I don't talk about it much on my blog, but I am a member of the Church of Jesus Christ of Latter-day Saints. My religious beliefs mean a lot to me and I try to pass them on to my kids as best as I can.
In my church children are baptized at the age of 8, and I have been looking forward to Danny's baptism since he was a baby.
Of course, when he was a baby, I had no idea that Danny had autism and that this would make many aspects of his life difficult for him.
We have talked about baptism with the kids often, and in the past, Danny always seemed excited at the prospect of his 8th birthday and subsequent baptism. Around January, we discussed it more specifically in reference to him being baptized in July.
His reaction surprised me. Danny broke down crying, which is very atypical of him. When I pressed him for reasons, he just got frustrated with me and spouted some gibberish. I had no idea whatsoever what was causing his angst.
After this episode any time anyone mentioned the word "baptism" Danny would cry and storm out of the room.
I prayed about it and agonized over it. What was causing his tears? Was he not ready for this step? What should I do?
I decided to drop the subject. Obviously, for whatever reason, he wasn't ready. I knew if I kept pursuing the topic I would just be causing more anxiety and frustration for him. So we would give him time and space and just see what happened.
The problem was, my daughter continued to bring up the subject, repeatedly. As soon as the word "baptism" was uttered, I would frantically launch into damage control mode, murmuring reassurances to Danny while focusing my stink eye with laser like precision at Charlotte. I told her to stop talking about it, but that just seemed to make it worse. And no matter how much I reassured Danny that he didn't have to get baptized, he would still break down, crying. After each episode I was even more confused about the source of his angst.
One night when Danny was enjoying a bath, Charlotte yet again mentioned baptism. While I tried not to lose my temper with Charlotte, I noticed that Danny was not crying. I decided to take advantage of this rare calm and ask him cautiously why the mention of baptism bothered him so much. Danny looked me in the eye and said that he was scared to be dunked under the water.
I was flabbergasted. Not about the water, because that seemed like a very reasonable fear. No, what astounded me was that he had so clearly and directly communicated his fears to me. This is not a normal occurrence for Danny. So often his feelings seem to muck up his communication and the more upset/excited/happy/angry he might be, the more difficulty he has retrieving words.
Another surprise was that once Danny told me about his fear of dunking, he continued to play calmly in the bath. No tears, no anger, and no stomping off. He didn't even repeat his catchphrase, "Mom, I just don't want to talk about it!"
I was disappointed that Danny's baptism would have to be postponed indefinitely, and I wondered if he'd ever be ready to take that spiritual step. But I was ecstatic at his ability to communicate his feelings to me. It felt like a major accomplishment, one I cherished and mulled over for weeks to come.
Two months later, after attending the baptism of a friend, Danny approached me and announced, "I should be getting baptized soon. I want to get baptized!"
Excited, but wary, I let the subject drop for the moment, fearing that Danny had just been swept up in his friend's festivities.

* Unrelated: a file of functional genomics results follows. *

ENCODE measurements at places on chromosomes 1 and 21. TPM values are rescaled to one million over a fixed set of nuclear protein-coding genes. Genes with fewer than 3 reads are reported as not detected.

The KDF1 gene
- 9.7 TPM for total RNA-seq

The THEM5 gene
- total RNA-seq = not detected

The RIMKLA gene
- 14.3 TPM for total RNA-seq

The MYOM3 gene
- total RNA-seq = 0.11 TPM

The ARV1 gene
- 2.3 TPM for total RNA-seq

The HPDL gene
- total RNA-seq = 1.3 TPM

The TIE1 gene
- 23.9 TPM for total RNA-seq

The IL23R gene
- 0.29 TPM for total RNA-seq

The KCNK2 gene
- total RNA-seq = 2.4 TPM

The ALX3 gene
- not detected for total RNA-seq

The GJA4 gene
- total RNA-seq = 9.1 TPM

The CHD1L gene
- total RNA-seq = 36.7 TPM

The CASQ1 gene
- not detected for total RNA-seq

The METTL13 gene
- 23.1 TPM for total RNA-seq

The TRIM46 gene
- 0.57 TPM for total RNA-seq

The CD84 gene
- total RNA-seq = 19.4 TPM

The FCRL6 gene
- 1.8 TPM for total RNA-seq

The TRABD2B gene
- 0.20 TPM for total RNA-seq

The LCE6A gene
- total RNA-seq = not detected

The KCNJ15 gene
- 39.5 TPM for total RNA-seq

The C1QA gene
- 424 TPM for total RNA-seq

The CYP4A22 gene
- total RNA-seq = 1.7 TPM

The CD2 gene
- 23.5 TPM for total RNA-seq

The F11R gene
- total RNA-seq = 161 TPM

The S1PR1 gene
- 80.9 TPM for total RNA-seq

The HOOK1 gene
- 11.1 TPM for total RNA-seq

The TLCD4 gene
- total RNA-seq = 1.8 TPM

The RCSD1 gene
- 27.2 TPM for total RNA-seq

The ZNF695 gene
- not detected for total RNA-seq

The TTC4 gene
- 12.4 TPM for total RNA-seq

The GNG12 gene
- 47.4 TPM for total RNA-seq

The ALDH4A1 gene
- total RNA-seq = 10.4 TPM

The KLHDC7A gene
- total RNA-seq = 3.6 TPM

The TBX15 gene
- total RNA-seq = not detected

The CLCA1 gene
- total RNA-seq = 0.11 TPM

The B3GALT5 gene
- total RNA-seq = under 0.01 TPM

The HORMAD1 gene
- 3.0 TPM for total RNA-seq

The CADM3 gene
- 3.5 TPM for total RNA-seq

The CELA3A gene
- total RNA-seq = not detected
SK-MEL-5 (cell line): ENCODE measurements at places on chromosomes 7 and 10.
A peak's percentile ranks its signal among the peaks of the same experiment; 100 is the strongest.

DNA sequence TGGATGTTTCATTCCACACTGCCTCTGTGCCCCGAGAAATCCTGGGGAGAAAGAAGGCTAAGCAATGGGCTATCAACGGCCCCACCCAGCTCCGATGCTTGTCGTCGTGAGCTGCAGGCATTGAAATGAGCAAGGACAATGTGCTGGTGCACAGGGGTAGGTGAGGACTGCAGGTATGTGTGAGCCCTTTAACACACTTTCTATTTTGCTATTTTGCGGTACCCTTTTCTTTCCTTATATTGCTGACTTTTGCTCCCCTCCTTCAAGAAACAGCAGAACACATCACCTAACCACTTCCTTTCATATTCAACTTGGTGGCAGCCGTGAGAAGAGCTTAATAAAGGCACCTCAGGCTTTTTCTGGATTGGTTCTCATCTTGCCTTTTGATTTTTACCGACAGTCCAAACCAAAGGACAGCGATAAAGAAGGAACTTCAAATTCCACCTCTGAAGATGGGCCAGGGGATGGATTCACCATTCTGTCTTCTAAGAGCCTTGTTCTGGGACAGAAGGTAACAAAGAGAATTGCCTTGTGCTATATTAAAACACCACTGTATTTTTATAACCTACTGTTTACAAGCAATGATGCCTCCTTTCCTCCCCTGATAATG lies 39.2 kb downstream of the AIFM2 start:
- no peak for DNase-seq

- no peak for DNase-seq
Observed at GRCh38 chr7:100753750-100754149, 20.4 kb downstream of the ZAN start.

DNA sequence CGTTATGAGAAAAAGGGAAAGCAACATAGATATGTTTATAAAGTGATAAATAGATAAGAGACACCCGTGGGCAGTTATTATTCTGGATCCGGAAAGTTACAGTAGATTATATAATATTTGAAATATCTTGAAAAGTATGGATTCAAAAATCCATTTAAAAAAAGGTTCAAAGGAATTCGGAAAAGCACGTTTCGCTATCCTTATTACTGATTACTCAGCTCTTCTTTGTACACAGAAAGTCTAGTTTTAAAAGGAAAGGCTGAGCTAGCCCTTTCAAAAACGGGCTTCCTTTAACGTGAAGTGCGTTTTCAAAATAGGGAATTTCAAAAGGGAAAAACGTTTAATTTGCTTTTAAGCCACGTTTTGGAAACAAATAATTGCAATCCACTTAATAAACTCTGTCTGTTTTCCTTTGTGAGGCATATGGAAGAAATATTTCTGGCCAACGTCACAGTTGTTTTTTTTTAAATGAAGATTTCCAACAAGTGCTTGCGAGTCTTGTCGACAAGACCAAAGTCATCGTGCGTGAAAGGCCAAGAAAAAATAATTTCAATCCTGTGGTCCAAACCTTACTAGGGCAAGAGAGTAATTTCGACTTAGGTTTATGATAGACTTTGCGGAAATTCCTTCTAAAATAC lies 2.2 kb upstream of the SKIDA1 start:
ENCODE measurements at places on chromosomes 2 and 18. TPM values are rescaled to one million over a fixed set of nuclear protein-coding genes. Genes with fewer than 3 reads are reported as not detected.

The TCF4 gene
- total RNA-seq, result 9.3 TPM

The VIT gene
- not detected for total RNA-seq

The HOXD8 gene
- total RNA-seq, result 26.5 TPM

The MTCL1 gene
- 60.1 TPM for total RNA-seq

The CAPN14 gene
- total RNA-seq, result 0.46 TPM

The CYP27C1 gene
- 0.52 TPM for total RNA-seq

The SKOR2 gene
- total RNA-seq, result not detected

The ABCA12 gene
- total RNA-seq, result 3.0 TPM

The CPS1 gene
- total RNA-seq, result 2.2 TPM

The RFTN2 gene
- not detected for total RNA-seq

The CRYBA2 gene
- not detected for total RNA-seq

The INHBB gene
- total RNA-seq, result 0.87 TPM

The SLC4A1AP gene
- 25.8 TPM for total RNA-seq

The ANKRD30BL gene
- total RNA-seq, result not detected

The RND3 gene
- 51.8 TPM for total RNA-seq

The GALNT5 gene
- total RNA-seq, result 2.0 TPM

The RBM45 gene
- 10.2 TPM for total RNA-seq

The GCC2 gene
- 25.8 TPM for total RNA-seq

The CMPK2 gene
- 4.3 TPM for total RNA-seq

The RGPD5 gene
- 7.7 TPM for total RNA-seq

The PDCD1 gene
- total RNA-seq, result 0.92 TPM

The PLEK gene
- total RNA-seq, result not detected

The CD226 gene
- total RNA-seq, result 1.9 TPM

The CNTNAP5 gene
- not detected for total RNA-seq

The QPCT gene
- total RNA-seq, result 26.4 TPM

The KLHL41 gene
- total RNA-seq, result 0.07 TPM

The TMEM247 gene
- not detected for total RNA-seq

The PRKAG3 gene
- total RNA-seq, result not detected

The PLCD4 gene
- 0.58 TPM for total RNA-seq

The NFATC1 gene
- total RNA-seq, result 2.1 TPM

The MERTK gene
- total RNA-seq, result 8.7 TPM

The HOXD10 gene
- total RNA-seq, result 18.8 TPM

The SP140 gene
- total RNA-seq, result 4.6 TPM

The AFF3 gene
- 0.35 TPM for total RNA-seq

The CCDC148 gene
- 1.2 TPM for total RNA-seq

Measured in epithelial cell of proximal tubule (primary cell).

But the next day, Danny insisted that he wanted to get baptized too.
So, we started planning.
Typically, people invite most of the church members and all their family members to these functions, which end up being pretty big and lively parties. Bil and I had already decided we would simplify Danny's baptism service and shorten it in keeping with Dan's attention span. When I asked him who he wanted to invite, Danny was surprisingly definite. Aside from his grandparents and aunt, Danny only wanted to invite one family from church.
My vision had been a big party after the baptism, full of all my friends, all the people who have been part of our lives here: the kids' Sunday school teachers, their babysitters, my good friends. But, that was not to be. Instead, I had to inform all those people that they were not invited to the baptism.
Because this is Danny's day and he should have it exactly how he wants it.
I cannot begin to explain how much all of this means to me. I am, of course, thrilled that he has decided to get baptized. I want him to have a relationship with God and would love for him to stay active in our church.
But there's more than that. I am so excited that Danny was able to express his fears to me.
I am also delighted that Danny had such a definite opinion on who he wanted to attend the baptism. He made several comments that told me that he is beginning to understand his limits sensory-wise. He recognized that a small group would be much more enjoyable for him and so he stood his ground. I am really proud of him. And I am excited and hopeful for the future. If Danny was able to express his fears in this incident, who knows what the future will hold?
Baptism is symbolic of a new birth, spiritually speaking, and I can't think of a more apt analogy to what has been happening with Danny in other areas of his life.
For whatever reason, in the last several months, a new Danny has been emerging, a kid who is opening up to me, showing me a side of himself I have rarely been privy to. He has been sharing his feelings and snuggling with me, conversing with his sister and demonstrating unprecedented levels of empathy. For the first time in his life, my son has told me he loves me all on his own!
It feels like I am getting to know a whole other layer of this amazing, fantastic kid, a side I have only seen glimpses of in the past.
And I am loving every minute of it!